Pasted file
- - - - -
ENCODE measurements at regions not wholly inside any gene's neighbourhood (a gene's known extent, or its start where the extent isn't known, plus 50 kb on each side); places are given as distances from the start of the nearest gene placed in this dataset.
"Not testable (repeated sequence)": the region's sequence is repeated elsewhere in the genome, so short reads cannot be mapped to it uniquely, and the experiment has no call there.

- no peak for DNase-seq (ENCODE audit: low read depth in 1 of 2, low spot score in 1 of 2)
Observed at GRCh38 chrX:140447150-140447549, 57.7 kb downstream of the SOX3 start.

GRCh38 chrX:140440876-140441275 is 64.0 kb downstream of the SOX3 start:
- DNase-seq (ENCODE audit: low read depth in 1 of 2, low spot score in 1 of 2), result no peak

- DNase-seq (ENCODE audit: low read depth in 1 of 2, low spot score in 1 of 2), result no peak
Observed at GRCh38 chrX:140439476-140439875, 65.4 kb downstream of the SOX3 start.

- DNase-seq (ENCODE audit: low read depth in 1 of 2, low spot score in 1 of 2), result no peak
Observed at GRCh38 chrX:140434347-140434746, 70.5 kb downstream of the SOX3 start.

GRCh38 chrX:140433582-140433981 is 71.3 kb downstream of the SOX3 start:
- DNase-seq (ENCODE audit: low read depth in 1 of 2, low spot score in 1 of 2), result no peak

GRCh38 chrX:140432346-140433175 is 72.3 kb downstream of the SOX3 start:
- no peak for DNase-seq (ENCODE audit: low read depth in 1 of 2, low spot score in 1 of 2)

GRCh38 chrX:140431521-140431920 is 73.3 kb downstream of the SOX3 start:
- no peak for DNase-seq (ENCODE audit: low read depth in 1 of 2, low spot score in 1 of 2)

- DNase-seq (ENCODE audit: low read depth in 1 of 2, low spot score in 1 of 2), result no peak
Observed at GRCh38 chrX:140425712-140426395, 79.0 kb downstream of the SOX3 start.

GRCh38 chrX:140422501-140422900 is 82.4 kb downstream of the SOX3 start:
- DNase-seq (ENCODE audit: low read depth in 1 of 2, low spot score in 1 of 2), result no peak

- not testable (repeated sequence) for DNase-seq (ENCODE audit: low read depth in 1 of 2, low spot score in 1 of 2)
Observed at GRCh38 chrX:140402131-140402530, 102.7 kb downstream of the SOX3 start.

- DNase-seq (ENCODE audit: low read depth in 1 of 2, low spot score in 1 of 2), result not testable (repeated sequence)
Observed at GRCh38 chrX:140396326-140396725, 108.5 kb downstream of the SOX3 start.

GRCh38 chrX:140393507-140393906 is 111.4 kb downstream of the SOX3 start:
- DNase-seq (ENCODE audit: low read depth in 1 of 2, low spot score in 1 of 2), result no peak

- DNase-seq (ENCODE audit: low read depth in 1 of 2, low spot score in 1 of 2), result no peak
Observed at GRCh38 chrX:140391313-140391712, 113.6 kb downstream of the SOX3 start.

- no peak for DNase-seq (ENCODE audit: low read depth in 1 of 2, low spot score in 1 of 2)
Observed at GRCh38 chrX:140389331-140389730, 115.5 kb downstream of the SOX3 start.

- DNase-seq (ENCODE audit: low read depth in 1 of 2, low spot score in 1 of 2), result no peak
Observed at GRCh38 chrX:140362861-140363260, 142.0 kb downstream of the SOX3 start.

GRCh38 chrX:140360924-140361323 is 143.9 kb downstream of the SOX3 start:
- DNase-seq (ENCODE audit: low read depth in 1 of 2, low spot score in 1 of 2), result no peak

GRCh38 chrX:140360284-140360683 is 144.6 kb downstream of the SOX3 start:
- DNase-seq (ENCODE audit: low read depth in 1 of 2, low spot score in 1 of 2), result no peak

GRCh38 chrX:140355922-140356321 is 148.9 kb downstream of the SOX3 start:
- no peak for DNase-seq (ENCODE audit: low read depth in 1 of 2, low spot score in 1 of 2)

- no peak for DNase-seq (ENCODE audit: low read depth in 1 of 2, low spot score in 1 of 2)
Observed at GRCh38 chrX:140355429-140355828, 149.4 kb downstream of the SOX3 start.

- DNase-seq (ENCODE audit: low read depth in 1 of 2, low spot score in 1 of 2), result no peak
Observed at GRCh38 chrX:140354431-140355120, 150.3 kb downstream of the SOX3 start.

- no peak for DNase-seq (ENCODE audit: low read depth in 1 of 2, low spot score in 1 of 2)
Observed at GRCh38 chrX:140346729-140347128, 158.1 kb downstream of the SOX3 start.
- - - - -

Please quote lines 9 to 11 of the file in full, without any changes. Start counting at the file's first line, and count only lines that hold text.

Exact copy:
- DNase-seq (ENCODE audit: low read depth in 1 of 2, low spot score in 1 of 2), result no peak
Observed at GRCh38 chrX:140434347-140434746, 70.5 kb downstream of the SOX3 start.

GRCh38 chrX:140433582-140433981 is 71.3 kb downstream of the SOX3 start: